Q. I am about to be medically retired. I have seven years of federal law enforcement service and three years of state law enforcement service. I have seen that I have to sign up for Social Security. I am confused about this because I wish to keep working, but because of my job duties, I am unable to continue working at my present job. I know I qualify for the FERS medical retirement. I am pretty sure I do not qualify for Social Security. So what happens to the medical retirement if I am denied Social Security? This is a work-related injury. I will more than likely go back out in the Office of Workers’ Compensation Program after my temporary additional duty is completed, and I also know I will have to pick OWCP benefits or medical retirement benefits that “can only be paid from one at a time.” I’m doing the medical retirement as a backup in case something goes wrong with OWCP; this way I can just switch to medical retirement if I am dropped by OWCP.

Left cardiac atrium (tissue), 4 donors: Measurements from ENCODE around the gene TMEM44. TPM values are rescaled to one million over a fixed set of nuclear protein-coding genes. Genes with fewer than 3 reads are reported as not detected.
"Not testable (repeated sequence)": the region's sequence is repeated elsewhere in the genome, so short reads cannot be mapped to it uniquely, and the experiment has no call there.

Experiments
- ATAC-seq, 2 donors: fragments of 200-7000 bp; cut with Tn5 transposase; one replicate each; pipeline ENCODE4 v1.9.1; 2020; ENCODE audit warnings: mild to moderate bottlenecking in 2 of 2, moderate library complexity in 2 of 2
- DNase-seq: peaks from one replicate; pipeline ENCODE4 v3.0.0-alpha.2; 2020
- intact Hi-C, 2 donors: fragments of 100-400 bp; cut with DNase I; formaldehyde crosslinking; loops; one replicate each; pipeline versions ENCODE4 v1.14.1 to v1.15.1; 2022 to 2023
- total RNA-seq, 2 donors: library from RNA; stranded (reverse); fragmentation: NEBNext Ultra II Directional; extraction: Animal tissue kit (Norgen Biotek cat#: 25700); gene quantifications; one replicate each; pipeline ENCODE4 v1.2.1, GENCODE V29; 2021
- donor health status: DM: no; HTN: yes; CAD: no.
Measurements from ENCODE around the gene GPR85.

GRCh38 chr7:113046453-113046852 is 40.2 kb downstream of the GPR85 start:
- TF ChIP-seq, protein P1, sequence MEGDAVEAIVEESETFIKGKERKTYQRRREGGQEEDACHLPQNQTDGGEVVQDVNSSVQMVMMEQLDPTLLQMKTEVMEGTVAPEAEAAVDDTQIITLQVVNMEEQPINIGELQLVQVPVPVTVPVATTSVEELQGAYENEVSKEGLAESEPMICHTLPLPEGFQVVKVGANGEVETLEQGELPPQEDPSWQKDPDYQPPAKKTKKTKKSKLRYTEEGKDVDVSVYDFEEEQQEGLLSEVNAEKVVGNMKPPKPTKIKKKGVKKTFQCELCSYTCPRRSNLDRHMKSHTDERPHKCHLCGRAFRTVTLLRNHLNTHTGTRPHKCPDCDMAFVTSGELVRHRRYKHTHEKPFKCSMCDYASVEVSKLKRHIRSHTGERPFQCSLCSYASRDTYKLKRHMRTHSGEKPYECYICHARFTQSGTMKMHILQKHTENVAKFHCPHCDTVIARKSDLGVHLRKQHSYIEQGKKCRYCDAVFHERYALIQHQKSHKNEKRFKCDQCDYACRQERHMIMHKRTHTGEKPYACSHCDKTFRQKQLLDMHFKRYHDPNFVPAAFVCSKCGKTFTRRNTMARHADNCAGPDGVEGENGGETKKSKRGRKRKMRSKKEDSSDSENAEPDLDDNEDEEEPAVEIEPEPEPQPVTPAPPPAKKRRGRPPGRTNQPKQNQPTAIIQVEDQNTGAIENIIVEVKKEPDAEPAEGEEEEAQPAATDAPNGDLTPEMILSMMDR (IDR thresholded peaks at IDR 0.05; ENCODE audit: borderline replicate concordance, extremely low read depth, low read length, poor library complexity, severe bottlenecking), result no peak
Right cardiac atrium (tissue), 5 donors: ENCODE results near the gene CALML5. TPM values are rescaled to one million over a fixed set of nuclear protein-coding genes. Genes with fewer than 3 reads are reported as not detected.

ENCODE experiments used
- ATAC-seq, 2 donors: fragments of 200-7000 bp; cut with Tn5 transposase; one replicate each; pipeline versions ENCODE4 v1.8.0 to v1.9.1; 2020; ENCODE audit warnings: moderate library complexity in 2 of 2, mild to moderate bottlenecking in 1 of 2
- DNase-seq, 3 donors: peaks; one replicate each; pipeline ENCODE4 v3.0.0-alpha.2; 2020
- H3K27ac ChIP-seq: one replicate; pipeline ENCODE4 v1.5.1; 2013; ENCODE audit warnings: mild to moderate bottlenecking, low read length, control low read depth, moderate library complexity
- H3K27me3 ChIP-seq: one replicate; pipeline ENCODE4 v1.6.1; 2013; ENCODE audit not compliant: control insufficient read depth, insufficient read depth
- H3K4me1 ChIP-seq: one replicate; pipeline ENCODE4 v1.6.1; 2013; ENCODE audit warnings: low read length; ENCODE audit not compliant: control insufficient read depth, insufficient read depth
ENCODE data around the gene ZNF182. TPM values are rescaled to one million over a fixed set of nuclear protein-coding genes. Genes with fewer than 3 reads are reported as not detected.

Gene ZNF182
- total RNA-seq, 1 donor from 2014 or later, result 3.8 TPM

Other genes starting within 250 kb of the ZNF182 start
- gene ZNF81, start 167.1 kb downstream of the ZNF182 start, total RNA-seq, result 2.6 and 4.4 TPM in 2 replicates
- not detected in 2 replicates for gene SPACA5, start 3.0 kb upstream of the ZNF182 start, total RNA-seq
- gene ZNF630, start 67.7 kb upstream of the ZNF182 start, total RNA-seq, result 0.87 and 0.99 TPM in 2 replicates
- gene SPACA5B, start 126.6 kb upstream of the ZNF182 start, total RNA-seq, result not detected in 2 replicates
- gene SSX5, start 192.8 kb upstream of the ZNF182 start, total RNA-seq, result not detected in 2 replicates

What happens to the FERS medical retirement if I am denied Social Security?
A. Because you are a FERS employee, you are required by law to apply for both disability retirement and Social Security disability benefits. If you don’t, OPM won’t process your application. You can qualify for FERS disability retirement even if you aren’t eligible for a Social Security disability benefit.